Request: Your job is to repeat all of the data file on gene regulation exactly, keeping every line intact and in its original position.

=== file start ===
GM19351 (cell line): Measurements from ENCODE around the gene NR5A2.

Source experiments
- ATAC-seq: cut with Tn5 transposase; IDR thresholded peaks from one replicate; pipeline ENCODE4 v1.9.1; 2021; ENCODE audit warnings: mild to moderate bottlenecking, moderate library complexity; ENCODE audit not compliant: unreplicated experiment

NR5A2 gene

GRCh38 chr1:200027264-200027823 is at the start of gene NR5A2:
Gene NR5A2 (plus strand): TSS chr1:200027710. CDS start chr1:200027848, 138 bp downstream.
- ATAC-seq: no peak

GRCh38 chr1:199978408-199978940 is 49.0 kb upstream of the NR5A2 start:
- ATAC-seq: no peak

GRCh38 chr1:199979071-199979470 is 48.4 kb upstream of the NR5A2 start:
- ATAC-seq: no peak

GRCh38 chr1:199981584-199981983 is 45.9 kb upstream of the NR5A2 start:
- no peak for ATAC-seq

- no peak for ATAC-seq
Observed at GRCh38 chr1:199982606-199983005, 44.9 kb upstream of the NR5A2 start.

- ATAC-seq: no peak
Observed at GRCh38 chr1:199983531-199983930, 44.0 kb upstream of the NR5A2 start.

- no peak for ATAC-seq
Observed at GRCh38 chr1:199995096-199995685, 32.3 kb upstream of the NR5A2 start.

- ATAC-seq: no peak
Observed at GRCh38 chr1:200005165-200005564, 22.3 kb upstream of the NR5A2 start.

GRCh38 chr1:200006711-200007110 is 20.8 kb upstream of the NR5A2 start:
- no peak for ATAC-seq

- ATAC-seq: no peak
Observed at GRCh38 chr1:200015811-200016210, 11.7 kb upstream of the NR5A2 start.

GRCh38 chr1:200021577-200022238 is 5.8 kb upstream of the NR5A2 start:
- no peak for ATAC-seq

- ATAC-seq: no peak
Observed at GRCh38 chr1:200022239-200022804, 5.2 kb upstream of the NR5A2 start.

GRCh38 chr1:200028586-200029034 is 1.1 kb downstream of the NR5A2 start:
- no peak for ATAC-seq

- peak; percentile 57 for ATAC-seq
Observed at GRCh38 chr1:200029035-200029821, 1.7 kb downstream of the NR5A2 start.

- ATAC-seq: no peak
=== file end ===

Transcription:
GM19351 (cell line): Measurements from ENCODE around the gene NR5A2.

Source experiments
- ATAC-seq: cut with Tn5 transposase; IDR thresholded peaks from one replicate; pipeline ENCODE4 v1.9.1; 2021; ENCODE audit warnings: mild to moderate bottlenecking, moderate library complexity; ENCODE audit not compliant: unreplicated experiment

NR5A2 gene

GRCh38 chr1:200027264-200027823 is at the start of gene NR5A2:
Gene NR5A2 (plus strand): TSS chr1:200027710. CDS start chr1:200027848, 138 bp downstream.
- ATAC-seq: no peak

GRCh38 chr1:199978408-199978940 is 49.0 kb upstream of the NR5A2 start:
- ATAC-seq: no peak

GRCh38 chr1:199979071-199979470 is 48.4 kb upstream of the NR5A2 start:
- ATAC-seq: no peak

GRCh38 chr1:199981584-199981983 is 45.9 kb upstream of the NR5A2 start:
- no peak for ATAC-seq

- no peak for ATAC-seq
Observed at GRCh38 chr1:199982606-199983005, 44.9 kb upstream of the NR5A2 start.

- ATAC-seq: no peak
Observed at GRCh38 chr1:199983531-199983930, 44.0 kb upstream of the NR5A2 start.

- no peak for ATAC-seq
Observed at GRCh38 chr1:199995096-199995685, 32.3 kb upstream of the NR5A2 start.

- ATAC-seq: no peak
Observed at GRCh38 chr1:200005165-200005564, 22.3 kb upstream of the NR5A2 start.

GRCh38 chr1:200006711-200007110 is 20.8 kb upstream of the NR5A2 start:
- no peak for ATAC-seq

- ATAC-seq: no peak
Observed at GRCh38 chr1:200015811-200016210, 11.7 kb upstream of the NR5A2 start.

GRCh38 chr1:200021577-200022238 is 5.8 kb upstream of the NR5A2 start:
- no peak for ATAC-seq

- ATAC-seq: no peak
Observed at GRCh38 chr1:200022239-200022804, 5.2 kb upstream of the NR5A2 start.

GRCh38 chr1:200028586-200029034 is 1.1 kb downstream of the NR5A2 start:
- no peak for ATAC-seq

- peak; percentile 57 for ATAC-seq
Observed at GRCh38 chr1:200029035-200029821, 1.7 kb downstream of the NR5A2 start.

- ATAC-seq: no peak